by Joseph H. Radder
James Totaro began his adult life preparing for the priesthood. As it turned out, that wasnt to be, but he still wanted to be of service to his fellow human beings. He has done just that, serving in jobs all the way from summer youth coordinator to his present position as president and CEO of Coordinated Care.
Coordinated Care provides numerous services throughout the eight counties of Western New York, all related to helping people get long-term care. This includes assistance to people applying for Medicaid, financial planning, networking with other community resources that address the needs of the elderly and disabled, help with New York State mandated paperwork to determine eligibility for long-term care and help for family caregivers. Community education is also an important function. This service offers presentations to interested groups on a variety of topics related to long-term care.
Jim Totaro is a Buffalo native, born here in 1948. He grew up in West Seneca.
His Dad was a millwright for the Trico Corporation. His Mom made a career out of raising seven children. Jim married Debbie Murphey in 1979. They have three adult children...Scott, Martin, and Bethany. Debbie is a nurse and works in home care.
At age one Jim contracted polio and came close to death. I recall seeing a picture of myself walking after I had been hospitalized, he said. Obviously, he benefited from a medical miracle not all polio victims enjoy.
He went to Winchester Elementary School and West Seneca Junior and Senior High Schools. I wasnt the best student in high school, he remembered, but I enjoyed it. I joined every club there was. While in high school he worked as a stock boy at the Harlem and Clinton Acme Market, and later helped a neighbor deliver groceries to rural customers.
Totaro was in the Navy and served in Viet Nam in 1967 and 1968. I was there during the Tet offensive, he said, then I came back to the United States and served for two years in Rhode Island as Chaplain OConnors assistant (the future Cardinal OConnor).
It was Cardinal OConnor who recommended the seminary. And so, within days after discharge from the Navy, Jim Totaro was on his way to Waddams Hall
I spent two years there, and then went to Syracuse University where I got my degree in psychology, philosophy and religious studies. I was trying to be a Renaissance Man, he laughed.
Jim then continued to study for the priesthood, this time at Pope John XXIII Seminary in Weston, Mass., a seminary that specializes in delayed vocations. Then I went to Harvard where I was working on two degrees at the same time. But that was a mistake. I bit off more than I could chew, and soon dropped out of both Harvard and the Seminary. While in college, Totaro painted houses and worked in the inner city as a youth counselor in the Syracuse Diocese. His first job out of college was as a summer youth counselor for the CAO in Baldwinsville, New York. He eventually returned to Western New York to get his masters degree in counseling from Canisius College. He also did his internship in counseling at Roswell Park and later worked there and set up the adolescent ward.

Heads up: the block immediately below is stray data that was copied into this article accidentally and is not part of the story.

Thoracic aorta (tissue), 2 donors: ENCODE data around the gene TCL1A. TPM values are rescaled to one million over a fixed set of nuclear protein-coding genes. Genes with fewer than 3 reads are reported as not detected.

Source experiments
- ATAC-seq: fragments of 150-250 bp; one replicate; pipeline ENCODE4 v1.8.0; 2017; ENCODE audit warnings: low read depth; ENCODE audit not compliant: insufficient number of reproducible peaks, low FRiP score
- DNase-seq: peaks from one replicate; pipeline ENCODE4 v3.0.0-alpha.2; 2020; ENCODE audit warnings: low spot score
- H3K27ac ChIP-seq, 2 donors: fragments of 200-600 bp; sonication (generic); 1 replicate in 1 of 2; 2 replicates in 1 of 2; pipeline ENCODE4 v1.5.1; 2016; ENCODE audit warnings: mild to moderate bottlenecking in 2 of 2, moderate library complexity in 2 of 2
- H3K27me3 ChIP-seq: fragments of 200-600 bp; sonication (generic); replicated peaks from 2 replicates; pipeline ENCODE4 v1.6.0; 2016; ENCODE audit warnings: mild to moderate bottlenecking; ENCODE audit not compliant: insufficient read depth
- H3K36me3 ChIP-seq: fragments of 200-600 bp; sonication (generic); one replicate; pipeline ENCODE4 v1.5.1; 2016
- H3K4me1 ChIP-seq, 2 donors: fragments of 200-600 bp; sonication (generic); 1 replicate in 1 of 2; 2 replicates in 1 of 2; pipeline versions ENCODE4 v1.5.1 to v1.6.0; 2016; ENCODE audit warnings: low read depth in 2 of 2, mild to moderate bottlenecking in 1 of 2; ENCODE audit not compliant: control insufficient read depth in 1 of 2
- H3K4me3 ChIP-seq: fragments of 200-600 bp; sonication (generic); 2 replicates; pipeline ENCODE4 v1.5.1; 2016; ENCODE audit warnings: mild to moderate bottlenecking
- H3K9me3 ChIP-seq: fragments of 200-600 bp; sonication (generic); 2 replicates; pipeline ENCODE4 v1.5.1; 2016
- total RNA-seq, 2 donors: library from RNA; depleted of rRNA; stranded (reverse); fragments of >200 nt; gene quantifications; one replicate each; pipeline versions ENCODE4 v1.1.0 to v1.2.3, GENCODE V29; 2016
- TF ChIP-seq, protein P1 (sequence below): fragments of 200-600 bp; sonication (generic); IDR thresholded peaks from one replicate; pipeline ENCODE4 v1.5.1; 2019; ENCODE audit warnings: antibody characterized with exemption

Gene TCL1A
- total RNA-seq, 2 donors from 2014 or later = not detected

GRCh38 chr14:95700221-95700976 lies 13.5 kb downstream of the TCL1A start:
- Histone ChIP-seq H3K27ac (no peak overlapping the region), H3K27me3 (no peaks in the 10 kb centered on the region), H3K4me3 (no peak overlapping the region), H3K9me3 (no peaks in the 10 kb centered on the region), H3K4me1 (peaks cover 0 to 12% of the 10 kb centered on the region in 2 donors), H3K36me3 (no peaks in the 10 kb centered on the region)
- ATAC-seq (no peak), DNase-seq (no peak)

Clearly, Jim Totaro has dedicated his life to serving other people. This commitment plus obvious management skills brought him to his present position as president and CEO of Coordinated Care. He is also on the board of directors of Health for All, an organization that is attempting to bring needed health care to the uninsured.
Surprisingly, perhaps, he does find time for recreation. My wife and I love to go on weekend antiquing trips to rural areas, he said. When I was a kid in college, he continued, I used to love road trips and still do.
Jim and Debbie live in Angola, a great place to raise a family. Not a city boy, even though he works downtown, Jim clearly loves the country. I guess my real passion as a social worker was always to bring services to people in rural areas.
Jim Totaros signature skill is bringing coalitions together to solve problems. One of the first was the Southtowns Coalition that I established back in 1980 to bring all of the service providers together in the south towns of Erie County. On the wall of Jims office, on the 18th floor of the Statler Towers are several awards related to this work. A recent accomplishment in coalition building has been bringing together senior providers with AIDS providers. It may be surprising to you, as it was to me, to learn that the elderly represent one of the largest new AIDS populations in the United States. Between eleven and fifteen percent of AIDS sufferers are over age 50, and many of these are over age 60, 70 and 80.How do the elderly contract AIDS? The same way everybody else does, Jim informed us, having unprotected sex and sharing needles, Apparently many elderly people who are diabetics unwisely share their insulin needles to save money. Next May, Coordinated Care will put on the first ever conference in Western New York on the elderly, AIDS and HIV.
Jim Totaros future plans are to work for many years to come but to plan now. On the day of our visit to his office, the stock market had just taken another dive. Like so many other people approaching their sixties, Jim Totaro is no longer sure when hell be able to retire. Fortunately for Western New York, he wont be retiring soon.
Joseph H. Radder is a freelance writer.
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